- CPJ calls on Slovakia not to adopt press law amendment
- Covering elections: Journalist safety kit
- Turkmenistan journalist Soltan Achilova barred from traveling abroad
- Myanmar Supreme Court to hear appeal of jailed Reuters reporters
- Journalist Hiram Moreno survives gun attack in Oaxaca, Mexico
- Zambia suspends independent TV broadcaster for 30 days
- India elections 2019: Journalist safety kit
- British journalist in Albania targeted in smear campaign
- Internet blackouts in Venezuela, and fighting for justice in the Maldives
Reporter Without Borders
- Newspaper editor arrested in Benin
- Court in northern part of Cyprus urged to acquit two journalists of insulting Erdoğan
- Syria : Well-known Syrian citizen-journalist probably died in detention in 2013
- Police investigating killing of a journalist in Northern Ireland
- RSF Index 2019: UK rises in ranking, but press freedom climate remains worrying
- RSF’s Turkey representative defends himself in court
- Pakistani investigative reporter accused of “cyber-terrorism”
- RSF index 2019: regional analysis
Report to the Board of Governors October 25, 2011
Since our last report, the Committee has written letters:
- To President Felipe Calderon of Mexico, deploring the killing of two more journalists. This is one of our follow-up letters continuing our long protest against the drug wars and the impotence of the government’s response. This time, we told the president that we understood how he was trying to battle the killers and how difficult it was, but we hoped he would re-double his efforts.
- To President Benigno Aquino III of the Philippines, another follow-up in our condemnation of the impunity enjoyed by murderers of Philippine journalists.
- To Iraq, requesting a genuine investigation into the murder of a journalist found shot dead in his home.
- To President Rafael Correa of Ecuador, expressing dismay at his continuing crackdown on press freedom and the media of Ecuador.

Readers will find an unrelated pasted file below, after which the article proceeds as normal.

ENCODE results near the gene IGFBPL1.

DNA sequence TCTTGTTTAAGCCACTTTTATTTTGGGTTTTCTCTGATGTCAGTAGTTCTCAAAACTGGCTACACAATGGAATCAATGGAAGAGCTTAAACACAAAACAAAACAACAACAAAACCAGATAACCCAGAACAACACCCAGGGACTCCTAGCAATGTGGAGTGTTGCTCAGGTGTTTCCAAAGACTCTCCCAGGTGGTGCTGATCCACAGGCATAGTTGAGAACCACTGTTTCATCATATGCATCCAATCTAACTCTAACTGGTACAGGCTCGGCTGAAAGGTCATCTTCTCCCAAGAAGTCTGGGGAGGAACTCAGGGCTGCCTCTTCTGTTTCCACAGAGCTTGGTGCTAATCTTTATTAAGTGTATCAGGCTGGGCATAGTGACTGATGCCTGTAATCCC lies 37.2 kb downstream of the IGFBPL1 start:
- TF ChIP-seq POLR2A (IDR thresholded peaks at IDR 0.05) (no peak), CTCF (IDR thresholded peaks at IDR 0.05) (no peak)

- And to Pakistan, where another journalist has been found with his throat slit, and with signs of torture.
All these letters are posted on the OPC website, and your comments will be welcome.
As part of our effort to attract attention to the OPC and to the website, we have also started a new forum, similar to the forum on Wikileaks that triggered a lively debate last year. This one, pegged to the on-going Occupy Wall Street protest, was prompted by the New York Police Department harassment and arrests of journalists trying to cover the demonstrations, particularly bloggers and Internet posters. The issue is, Who is a journalist? Who should be able to issue media credentials, and what privileges should journalists enjoy? What standards should be expected of them? We hope the conversation will be provocative, and I invite you all to help kick it off by logging in and posting a comment.
We are also making progress on expanding the OPC presence on the social media. Our new members — Emma Daly and Tom Squitieri — have volunteered to discuss press freedom issues on Facebook and Twitter, and Abi Wright will recruit a social media intern for the Committee from the students at the Columbia School of Journalism. We plan to expand this effort to NYU and CCNY in coming months.
Respectfully submitted by: Larry Martz, chairman